Today’s real estate headlines continue to highlight the realities of inflationary pressures, potential tax law changes, the inclusion of single-family rental (SFR) housing as an asset class and the most discussed office market transformation. Certainly, each subject is already having its impact but most noticeably as it causes investors to pause and rethink their investment thesis and ongoing investment activities. In this quarter’s Chairman Board Minutes, I wanted to provide insights to the challenges and opportunities of processing new investments in this next chapter.
Addressing these headline banners might guide us in our assessment to better understand the many variables at work. The adage that real estate investing is a hedge against inflation might be true as we think about hard assets and their supply limitations… but how much more return can we expect from cap rate compression especially as interest rates go up? Obviously, this is good for those investors already holding property as higher prices for construction could hypothetically limit supply further supporting a recovery in rents and asset prices, but can your next investment be purchased at the right basis and appropriate return metric?
Tax advantages have always been a driver to real estate investing and this catalyst is not lost on today’s administration with discussions ranging from capped 1031 exchange realizations, carried interest for capital stewards taxed as ordinary income and the elimination of the step-up in basis for estate transfers. Our question then is how might these tax changes impact valuation, industry liquidity and the potential drop-off in property sale transactions?
SFR investments are now part of most institutional investor’s real estate portfolio and are directly competing with home buyers. Some might jump to the conclusion that the American dream of home ownership is ending as many families are now willing to rent vs buy but this might simply be that their dollar invested in a rental property yields a more spacious and higher quality home than through outright ownership. For today’s investor this then becomes an excellent hedge against a continued imbalance of housing supply providing both a predictable current cash flow with future optionality of selling an appreciated asset with the return of more home ownership but what will the impact of this new asset class and this new renter option be to the apartment and multi-family space?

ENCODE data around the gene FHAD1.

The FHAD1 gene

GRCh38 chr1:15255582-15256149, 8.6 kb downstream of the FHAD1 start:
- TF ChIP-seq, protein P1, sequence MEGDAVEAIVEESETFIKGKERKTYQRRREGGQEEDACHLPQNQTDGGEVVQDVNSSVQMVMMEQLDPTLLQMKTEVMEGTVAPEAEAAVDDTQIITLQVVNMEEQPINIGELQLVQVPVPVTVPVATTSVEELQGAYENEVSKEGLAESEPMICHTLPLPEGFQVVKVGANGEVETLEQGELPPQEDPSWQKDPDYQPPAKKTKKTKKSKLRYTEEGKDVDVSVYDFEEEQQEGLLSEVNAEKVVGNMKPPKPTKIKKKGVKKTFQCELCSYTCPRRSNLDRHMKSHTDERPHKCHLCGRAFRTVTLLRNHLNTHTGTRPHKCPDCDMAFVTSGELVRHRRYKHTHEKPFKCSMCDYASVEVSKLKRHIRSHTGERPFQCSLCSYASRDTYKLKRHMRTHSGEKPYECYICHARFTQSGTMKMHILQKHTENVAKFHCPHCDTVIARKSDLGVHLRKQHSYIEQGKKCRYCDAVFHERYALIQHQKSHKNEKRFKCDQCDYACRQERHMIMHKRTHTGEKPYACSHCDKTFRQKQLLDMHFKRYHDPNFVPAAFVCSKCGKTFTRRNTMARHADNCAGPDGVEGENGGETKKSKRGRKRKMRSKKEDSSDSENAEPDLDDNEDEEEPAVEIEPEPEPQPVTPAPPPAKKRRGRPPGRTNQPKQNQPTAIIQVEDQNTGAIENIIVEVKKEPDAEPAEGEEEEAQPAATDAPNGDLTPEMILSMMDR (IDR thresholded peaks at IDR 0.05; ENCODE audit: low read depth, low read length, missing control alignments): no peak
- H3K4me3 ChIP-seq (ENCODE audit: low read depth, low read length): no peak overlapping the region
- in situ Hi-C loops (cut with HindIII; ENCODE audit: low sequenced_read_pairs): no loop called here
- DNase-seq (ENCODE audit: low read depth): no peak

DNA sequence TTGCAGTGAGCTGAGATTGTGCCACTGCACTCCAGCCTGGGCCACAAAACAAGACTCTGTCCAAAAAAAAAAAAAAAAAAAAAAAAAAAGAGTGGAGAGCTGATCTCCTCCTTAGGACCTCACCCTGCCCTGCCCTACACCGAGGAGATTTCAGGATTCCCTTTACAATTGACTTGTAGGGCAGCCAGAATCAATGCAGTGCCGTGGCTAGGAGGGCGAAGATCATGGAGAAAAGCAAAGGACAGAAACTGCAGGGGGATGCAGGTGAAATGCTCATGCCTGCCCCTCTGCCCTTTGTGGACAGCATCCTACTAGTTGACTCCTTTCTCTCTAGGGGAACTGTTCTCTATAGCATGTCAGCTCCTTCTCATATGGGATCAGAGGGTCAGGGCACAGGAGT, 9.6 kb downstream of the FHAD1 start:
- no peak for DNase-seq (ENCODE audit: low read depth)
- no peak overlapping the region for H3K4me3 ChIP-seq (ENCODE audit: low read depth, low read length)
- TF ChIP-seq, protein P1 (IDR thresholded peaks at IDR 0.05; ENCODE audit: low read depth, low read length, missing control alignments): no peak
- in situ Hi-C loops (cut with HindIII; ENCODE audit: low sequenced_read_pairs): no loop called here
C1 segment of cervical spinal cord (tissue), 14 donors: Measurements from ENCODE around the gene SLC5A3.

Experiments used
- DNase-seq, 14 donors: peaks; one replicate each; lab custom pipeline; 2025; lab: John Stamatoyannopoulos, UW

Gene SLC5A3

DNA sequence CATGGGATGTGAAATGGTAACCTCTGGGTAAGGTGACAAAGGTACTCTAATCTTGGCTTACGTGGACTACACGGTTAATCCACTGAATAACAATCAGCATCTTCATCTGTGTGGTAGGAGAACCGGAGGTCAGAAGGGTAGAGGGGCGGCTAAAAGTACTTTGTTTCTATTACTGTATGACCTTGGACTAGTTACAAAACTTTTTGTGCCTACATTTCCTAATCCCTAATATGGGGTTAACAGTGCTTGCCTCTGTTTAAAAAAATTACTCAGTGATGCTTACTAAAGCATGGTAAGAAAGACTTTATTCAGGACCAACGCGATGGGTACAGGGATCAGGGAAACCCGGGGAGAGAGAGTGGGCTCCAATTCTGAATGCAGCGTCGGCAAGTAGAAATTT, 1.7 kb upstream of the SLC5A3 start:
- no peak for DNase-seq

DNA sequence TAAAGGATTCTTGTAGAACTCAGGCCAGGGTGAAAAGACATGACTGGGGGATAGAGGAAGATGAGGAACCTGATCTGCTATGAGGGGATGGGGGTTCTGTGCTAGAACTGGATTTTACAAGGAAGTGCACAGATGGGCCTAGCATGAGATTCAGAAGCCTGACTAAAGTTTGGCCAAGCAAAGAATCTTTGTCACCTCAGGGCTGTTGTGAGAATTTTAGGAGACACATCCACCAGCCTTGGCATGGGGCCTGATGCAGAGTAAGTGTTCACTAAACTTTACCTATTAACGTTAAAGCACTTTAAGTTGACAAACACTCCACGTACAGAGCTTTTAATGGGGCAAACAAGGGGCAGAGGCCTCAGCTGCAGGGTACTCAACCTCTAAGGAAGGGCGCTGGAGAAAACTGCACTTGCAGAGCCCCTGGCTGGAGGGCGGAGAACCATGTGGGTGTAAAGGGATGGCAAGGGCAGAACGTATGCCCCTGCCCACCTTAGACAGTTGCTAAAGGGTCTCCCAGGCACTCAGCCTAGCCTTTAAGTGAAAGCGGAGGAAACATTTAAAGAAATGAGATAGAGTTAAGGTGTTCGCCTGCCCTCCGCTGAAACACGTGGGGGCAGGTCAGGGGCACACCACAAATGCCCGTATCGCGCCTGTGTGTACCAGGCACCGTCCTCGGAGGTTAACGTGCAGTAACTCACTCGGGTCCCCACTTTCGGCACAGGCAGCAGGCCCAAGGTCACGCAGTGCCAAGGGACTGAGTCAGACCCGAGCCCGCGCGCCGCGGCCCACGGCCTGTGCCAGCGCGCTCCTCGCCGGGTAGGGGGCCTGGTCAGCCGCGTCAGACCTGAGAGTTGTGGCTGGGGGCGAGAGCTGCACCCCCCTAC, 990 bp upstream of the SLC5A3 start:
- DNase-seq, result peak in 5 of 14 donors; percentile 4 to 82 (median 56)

Real estate’s largest asset segment is office and employers are becoming fed up with zoom calls and flex work hours as they begin to call back their work force to maximize collaboration and productivity. The growing consensus now is that most tenants are planning for only modest adjustments to their square footage footprints with smaller companies likely to keep their office configuration or even grow them as most believe that with the rebounding economy they will need to retain more space than previously thought. Sounds good… but are employees ready to accept this new directive as the dearth of talent and recruiting wars provide prospective workers with more leverage to consider those companies that offer the new-age hybrid officing and remote work platforms?